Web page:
My training finished, I was allotted my duty, given a number 203 to sign any tickets made out for calls, and the number to look up on the charts to find out the next weeks work times. We had to clock in as we came into the switchroom at one of three large time clocks. These were large heavy metal circles with numbers painted beside holes and you had to take a long metal arm, move it around the circle to your current duty number, maybe 124, for a 9.00 to 5.30 duty, and punch in. Your time was registered on a paper on a cylinder inside the clock. Not only did you have to clock on duty, but you had to clock out for your tea break, all of 10 minutes, in which you had to leave the switch room, hang up your head set, go down a floor to the canteen and get your tea, drink it, return to collect your headset, re-enter the switch room, clock back in and get back to your position. You did get a leeway of 2 minutes but if you took that too often it was frowned upon. You clocked out to your lunch, 30 minutes, your afternoon tea break, 10 minutes, and again at off duty. If you desperately needed the loo, you had to ask the Supervisor for a ‘casual’ and were allowed 2 minutes and ‘woe betide you’ if you abused this.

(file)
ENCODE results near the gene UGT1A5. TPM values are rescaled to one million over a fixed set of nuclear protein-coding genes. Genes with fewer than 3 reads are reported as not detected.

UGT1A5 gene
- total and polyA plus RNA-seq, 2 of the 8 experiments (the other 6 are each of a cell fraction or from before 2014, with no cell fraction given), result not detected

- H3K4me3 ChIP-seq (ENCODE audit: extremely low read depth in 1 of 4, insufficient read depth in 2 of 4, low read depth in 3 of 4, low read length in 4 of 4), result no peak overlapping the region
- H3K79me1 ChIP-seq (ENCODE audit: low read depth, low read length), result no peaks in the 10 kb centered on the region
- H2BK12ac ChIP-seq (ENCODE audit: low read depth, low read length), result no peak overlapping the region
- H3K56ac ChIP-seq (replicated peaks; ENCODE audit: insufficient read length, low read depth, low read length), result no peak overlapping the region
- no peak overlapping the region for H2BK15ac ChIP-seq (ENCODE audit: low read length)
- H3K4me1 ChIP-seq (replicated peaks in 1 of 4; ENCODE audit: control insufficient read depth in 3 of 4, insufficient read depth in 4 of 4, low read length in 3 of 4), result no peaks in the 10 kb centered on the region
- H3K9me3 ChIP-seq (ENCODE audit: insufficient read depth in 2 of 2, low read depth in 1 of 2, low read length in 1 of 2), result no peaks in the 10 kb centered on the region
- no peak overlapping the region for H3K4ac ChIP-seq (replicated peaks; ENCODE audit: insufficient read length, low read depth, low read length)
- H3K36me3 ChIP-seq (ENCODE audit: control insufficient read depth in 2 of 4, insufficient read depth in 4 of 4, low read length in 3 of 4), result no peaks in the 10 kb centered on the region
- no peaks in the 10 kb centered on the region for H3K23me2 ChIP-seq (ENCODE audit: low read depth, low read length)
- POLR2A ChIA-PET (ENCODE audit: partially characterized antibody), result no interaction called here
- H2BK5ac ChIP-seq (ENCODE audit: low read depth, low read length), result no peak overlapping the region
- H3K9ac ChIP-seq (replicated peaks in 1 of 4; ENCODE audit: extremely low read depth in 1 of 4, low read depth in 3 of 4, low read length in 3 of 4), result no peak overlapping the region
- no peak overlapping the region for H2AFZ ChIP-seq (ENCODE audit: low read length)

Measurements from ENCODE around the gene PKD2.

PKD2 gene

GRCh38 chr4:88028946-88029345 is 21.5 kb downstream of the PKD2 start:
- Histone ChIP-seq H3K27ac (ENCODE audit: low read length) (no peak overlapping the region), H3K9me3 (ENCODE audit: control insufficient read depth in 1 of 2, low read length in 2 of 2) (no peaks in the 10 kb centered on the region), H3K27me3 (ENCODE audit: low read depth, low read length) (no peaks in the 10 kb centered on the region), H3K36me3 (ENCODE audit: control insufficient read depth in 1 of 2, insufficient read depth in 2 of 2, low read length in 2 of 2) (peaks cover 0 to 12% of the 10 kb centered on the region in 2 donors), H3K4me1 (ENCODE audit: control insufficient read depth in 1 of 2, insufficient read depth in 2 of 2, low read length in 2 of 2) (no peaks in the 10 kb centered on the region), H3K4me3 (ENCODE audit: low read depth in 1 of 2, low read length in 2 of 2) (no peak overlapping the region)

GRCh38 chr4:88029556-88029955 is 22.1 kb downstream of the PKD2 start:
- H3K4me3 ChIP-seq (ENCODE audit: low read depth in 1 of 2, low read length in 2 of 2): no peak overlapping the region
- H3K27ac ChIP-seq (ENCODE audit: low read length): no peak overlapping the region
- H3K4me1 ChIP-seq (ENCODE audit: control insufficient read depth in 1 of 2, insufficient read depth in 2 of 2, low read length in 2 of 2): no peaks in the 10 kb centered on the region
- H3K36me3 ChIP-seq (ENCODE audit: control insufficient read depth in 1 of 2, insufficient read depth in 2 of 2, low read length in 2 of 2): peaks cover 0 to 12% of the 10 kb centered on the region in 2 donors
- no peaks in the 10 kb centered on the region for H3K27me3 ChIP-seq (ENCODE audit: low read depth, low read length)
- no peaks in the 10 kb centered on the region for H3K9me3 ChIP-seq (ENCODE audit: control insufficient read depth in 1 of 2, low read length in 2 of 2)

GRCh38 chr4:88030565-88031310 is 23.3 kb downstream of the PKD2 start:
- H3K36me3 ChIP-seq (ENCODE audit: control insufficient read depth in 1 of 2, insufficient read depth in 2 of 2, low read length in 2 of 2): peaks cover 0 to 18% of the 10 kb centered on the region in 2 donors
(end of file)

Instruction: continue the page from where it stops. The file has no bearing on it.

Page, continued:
Duties varied, 8.00 to 4.15, 8.30 till 4.30. 11.0 till 7.00 and Long and Shorts or Short and Longs. These were either 9 till 7 and 8 till 1, or 9.30 till 7.30 or 10 till 8 for the longs, the shorts always bring 8 till 1. A good variety. There were some duties that were later, 2.00 till 10.00, and we had to hurry to get our buses home. We had to have a green pass to identify us and had to show this on entering T.H. and we were told if we had any difficulty getting on a bus home after late duty, we could go to the front of the queue, show our pass and we would be let on the bus. I, fortunately never had to do this on the Quinton No. 9 bus, which I caught just back of the Town Hall, but I knew some girls who did.